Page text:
Assumptions May Not Be Normal Anymore

November Assumptions Surprised Many

It’s human to assume much that surrounds us. We assume dogs will chase cats, rain will clear the air, and we will continue to pay taxes. Assumptions help us get through each day. And assumptions are reliable right up until the moment they fail. Then what?

Assumptions can be dangerous when it comes to politics. Certainly, the presidential election of 2016 surprised many, millions in fact. Last week’s elections in Virginia and New Jersey surprised many on both sides of the aisle. Voting in the state of Washington turned that state’s legislature Democratic so the whole western seaboard is now legislatively blue. Another bit of surprise.

Can we assume this is an indicator for the elections we’ll see in 2018? Will Democrats rise up and take back some legislative seats? Or can we assume that Republicans will hold onto what they have? It’s hard to predict.

assumptions sign

History May Shatter Some Assumptions

In my quest to make every state legislator across the country aware of what Equal Voice Voting can mean for their state, assumptions are revealed. For example, some Oregon Democrat legislators believe our state will continue to favor Democrat presidential candidates. Republican legislators in other states have similar beliefs in that they assume their state will continue to favor Republican presidential candidates. Those assumptions are natural and have some merit; but they’re also subject to disappointment.

Let’s look at a little history. I evaluated the past 15 presidential elections to identify how many times each state changed political parties from one election to the next. For example, if a state voted for a Democratic presidential candidate one election and then voted for a Republican presidential candidate the next election, that would count as one change. The results of the evaluation are shown in this graphic:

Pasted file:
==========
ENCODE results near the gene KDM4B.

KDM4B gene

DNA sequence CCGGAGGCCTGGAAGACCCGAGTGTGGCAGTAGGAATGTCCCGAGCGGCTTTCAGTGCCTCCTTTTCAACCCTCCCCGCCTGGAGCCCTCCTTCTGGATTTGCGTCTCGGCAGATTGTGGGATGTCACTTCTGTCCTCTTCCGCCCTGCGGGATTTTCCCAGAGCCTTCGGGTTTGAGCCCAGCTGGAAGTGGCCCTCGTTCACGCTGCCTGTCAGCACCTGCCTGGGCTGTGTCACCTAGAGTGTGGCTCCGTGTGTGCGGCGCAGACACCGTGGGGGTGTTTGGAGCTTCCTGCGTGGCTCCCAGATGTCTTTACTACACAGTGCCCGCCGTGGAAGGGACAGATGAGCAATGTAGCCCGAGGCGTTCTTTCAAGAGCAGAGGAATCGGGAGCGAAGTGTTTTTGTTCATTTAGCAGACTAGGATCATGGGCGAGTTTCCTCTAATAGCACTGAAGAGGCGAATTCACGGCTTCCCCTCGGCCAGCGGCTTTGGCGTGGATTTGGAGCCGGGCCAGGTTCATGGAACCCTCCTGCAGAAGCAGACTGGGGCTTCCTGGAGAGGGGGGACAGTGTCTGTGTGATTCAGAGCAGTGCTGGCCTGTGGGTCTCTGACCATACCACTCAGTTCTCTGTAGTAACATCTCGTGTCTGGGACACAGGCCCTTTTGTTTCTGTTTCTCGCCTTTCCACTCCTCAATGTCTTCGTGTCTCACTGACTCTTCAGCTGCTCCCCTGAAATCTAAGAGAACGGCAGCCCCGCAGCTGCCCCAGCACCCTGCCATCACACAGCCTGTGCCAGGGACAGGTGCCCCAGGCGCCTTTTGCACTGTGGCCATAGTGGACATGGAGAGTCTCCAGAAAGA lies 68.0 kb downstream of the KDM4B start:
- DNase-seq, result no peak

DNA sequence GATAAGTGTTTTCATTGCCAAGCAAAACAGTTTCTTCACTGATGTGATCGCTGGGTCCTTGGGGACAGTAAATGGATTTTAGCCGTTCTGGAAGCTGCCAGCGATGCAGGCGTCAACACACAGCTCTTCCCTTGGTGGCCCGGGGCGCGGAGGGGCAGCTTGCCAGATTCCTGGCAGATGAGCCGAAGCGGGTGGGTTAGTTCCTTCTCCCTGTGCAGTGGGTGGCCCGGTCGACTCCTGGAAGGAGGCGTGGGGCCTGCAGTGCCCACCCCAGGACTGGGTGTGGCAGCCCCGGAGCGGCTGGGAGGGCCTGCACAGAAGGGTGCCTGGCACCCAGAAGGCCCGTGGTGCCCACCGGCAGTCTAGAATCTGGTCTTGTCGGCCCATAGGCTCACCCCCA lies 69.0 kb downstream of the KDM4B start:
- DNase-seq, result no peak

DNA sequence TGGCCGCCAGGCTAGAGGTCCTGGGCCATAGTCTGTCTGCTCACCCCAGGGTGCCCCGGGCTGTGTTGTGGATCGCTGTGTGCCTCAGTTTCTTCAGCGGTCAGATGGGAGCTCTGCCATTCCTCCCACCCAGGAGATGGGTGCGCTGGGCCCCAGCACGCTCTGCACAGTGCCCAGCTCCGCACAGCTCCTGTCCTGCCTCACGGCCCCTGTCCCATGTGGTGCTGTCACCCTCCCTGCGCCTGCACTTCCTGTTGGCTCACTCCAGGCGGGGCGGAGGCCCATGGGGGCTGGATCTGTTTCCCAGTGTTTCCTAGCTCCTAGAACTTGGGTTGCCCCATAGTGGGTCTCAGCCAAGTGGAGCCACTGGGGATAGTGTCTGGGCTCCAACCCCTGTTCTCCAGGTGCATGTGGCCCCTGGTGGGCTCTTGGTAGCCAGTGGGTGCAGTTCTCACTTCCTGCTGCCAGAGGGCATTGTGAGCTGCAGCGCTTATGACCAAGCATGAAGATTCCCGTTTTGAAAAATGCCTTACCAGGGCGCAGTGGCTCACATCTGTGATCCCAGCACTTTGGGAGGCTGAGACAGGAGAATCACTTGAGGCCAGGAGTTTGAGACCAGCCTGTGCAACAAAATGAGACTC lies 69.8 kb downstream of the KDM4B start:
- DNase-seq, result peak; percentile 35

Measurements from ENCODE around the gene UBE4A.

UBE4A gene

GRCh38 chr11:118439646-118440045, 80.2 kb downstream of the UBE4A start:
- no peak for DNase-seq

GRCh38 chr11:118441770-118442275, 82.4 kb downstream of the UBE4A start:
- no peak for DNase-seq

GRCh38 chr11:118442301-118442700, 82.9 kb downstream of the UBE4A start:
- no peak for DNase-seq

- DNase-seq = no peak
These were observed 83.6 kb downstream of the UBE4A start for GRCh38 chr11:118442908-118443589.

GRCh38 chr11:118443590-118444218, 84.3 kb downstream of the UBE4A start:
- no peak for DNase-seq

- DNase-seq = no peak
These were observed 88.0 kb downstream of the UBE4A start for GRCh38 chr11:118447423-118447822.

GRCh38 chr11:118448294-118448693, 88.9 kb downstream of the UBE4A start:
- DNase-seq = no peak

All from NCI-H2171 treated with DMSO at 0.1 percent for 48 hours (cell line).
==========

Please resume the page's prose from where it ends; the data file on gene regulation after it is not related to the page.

political party changes graphic

Washington, D.C. and our 50 states have changed political parties a total of 196 times in the past 15 elections. That equates to changing political parties 25.6% of the time. It’s important to notice that every state has made this kind of change. Many have changed every few years!

Don’t Let Assumptions Cloud Our Future

The point of this analysis is that legislators need to realize they do not have a solid hold on future presidential elections. Such assumptions may not serve them well. Certainly, such assumptions will not serve their constituents (us) well.

It’s important for legislators to realize that all of us deserve to have our votes count. When selecting a president, all constituents need to be heard and not simply let a selected percentage of voters count.

As voters, we must not assume that the current major party of the state will retain its influence. If we’re among the majority party, our votes may keep it so. If we’re among the minority party, our votes may make a difference. Neither scenario is for certain.

Most importantly, the mechanism – our voting process – should be open to let all votes count! Equal Voice Voting fulfills this concern and helps our democracy acknowledge all votes. Let’s not assume our political future. Let’s not let our legislators assume it either. Let our votes count and let our legislators know that Equal Voice Voting can help make it so.